“The calf is awful heavy,” I said.

“Stubborn too,” Norma said.

A dark cloud appeared over the hill. Thunder rumbled in the distance.

“Let’s go home,” Daddy picked up the baby calf and laid it on the wagon. Chum jumped onto it while Norma and I were happy to climb into our seat for a ride to the barn.
Mama cow trotted along behind. She was not leaving her baby.

This girl calf that my mother named Lady grew up to be one of the best milkers in the barn. My mother took her milk for our family’s use and to make butter. The milk we couldn’t use went with the rest of the day’s milk to the creamery.

 

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Life and Gravestones

 

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Laurie Buchanan’s post this week (http://tuesdayswithlaurie.com/2018/11/27/in-between/ ) prompted me with some thoughts that often float through my mind.

 My daughter and I have visited many old cemeteries searching for markers of ancestors. The dates on the stones may be in the 1800s, 1700s, or 1600s.

It is somewhat daunting to remember that every single person in the cemetery had a life of joys and sorrows—joys and sorrows like the ones we have faced, or are still part of our lives.

Sometimes we get so caught up in our own events, we forget all those people whose names are on those stones lived a life like us. They had children and grandchildren, mothers and fathers, grandmothers and grandfathers. They had people who brought them sadness and laughter. Some were comics, others too serious, some were optimistic, others pessimistic. Some traveled to many places in the world, and some lived their lives in one small town or village.

Whatever or wherever they went in life they knew the same sorrows and joys, tears and laughter that we have in our lives. Hopefully, when someone studies our gravestone a hundred years from now, that person will remember that we laughed and cried today.

The answer to Laurie’s question this week:  Life has gifted me with people and places and opportunities I would not have dreamed possible. I have had sadness, but it hasn’t overwhelmed the joys which God has given me in my family and the people He brought into my life.

 

A LETTER TO A GRANDSON

This is from a letter written by my husband. It is my Valentine gift to you.

Thursday, August 31, 2006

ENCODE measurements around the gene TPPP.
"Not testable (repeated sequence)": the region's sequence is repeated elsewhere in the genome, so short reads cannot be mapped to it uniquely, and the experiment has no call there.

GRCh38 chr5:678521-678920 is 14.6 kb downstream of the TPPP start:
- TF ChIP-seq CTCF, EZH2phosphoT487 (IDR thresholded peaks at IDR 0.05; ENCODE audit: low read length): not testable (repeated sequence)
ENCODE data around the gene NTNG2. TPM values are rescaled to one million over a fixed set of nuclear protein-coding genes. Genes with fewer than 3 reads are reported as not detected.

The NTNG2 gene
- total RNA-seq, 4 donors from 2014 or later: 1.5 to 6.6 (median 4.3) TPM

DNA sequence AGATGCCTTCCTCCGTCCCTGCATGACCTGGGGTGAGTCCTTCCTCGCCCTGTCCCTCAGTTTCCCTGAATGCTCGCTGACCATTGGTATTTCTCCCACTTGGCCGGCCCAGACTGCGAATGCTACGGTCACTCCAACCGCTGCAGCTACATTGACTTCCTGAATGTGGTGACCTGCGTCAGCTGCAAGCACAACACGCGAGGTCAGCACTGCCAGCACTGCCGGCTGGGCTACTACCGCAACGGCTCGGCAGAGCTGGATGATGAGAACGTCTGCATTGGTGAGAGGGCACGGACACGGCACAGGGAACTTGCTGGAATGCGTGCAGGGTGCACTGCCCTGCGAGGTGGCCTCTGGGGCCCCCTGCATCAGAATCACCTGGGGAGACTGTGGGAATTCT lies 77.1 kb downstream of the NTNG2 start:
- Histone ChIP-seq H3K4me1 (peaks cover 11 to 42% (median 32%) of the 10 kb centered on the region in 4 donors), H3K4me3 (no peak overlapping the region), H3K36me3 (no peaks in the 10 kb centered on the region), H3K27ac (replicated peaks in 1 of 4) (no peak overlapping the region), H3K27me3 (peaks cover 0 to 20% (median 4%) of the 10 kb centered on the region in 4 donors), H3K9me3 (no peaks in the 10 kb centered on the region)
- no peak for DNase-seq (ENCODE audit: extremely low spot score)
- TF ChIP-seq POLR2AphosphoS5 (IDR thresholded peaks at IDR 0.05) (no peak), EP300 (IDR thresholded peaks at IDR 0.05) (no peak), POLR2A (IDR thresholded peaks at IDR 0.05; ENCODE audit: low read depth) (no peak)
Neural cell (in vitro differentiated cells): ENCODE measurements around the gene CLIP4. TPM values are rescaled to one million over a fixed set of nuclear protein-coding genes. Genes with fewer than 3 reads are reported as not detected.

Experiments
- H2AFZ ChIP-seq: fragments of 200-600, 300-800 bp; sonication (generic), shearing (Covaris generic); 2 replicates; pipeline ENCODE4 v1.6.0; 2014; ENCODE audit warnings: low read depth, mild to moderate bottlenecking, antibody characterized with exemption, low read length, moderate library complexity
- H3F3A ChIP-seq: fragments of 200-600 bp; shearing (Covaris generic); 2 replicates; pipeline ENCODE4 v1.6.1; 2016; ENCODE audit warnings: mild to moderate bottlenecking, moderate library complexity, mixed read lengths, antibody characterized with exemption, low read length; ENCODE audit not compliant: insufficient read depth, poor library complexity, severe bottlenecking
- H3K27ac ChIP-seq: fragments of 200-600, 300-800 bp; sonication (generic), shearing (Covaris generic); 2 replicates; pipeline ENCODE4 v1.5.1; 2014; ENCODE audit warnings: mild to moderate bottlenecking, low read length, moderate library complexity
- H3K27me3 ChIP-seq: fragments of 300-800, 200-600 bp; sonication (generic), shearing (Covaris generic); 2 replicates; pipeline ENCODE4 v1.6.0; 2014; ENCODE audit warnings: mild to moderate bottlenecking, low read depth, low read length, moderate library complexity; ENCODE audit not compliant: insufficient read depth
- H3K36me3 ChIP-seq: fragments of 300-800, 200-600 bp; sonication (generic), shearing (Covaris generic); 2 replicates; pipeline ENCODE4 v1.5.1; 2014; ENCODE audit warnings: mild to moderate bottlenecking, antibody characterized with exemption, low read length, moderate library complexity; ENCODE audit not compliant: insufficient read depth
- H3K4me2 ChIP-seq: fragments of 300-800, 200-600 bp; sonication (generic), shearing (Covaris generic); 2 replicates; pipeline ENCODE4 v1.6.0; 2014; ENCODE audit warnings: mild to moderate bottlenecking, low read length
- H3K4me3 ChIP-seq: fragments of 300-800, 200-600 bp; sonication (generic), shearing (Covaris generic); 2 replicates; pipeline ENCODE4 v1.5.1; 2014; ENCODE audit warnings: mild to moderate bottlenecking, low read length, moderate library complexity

My Dear Grandson,

You were born on the 28th of August 2006, just three days ago. You will not read or understand what I am writing for a good number of years. And by the time you read this, I will be buried, having lived a good, rich exciting and satisfying life.

What can I possibly write at this time that will make any sense to you as you begin to read? What would I most want you to understand, realize, inherit, or discover? I have no profound wisdom, though I’ve enjoyed learning all my life.

I also hope that perhaps you will be able some day to read some of my journals, poetry, and essays. I have written much, published little, and never had the discipline to write a book.

I want you to know how important love is in our lives, your life. Know without question that you are loved even before birth. Your parents, my son and his lovely, intelligent, creative wife, your mother, loves you more deeply than can be expressed in these words. And as an old popular song sung by Nat King Cole many years ago, “The Greatest thing you’ll every learn, is just to love and be loved in return.”

So, to love and be fully, unconditionally, continually without having to constantly earn that love, is about as wise as I can because that has been the experience of your father’s parents.

At another time he wrote:

(Parenthetical thoughts)
Monday, February 21, 2011
(I just took a writing break and sat in the other room leafing through some of my writing from past Februaries in the South. I’ve decided to take up brick making. I’ll imprint my words on bricks, fire them, and then bury them in abandoned blue stone quarries and let them be discovered some later centuries by anthropologists seeking evidence of our decline as a world power.)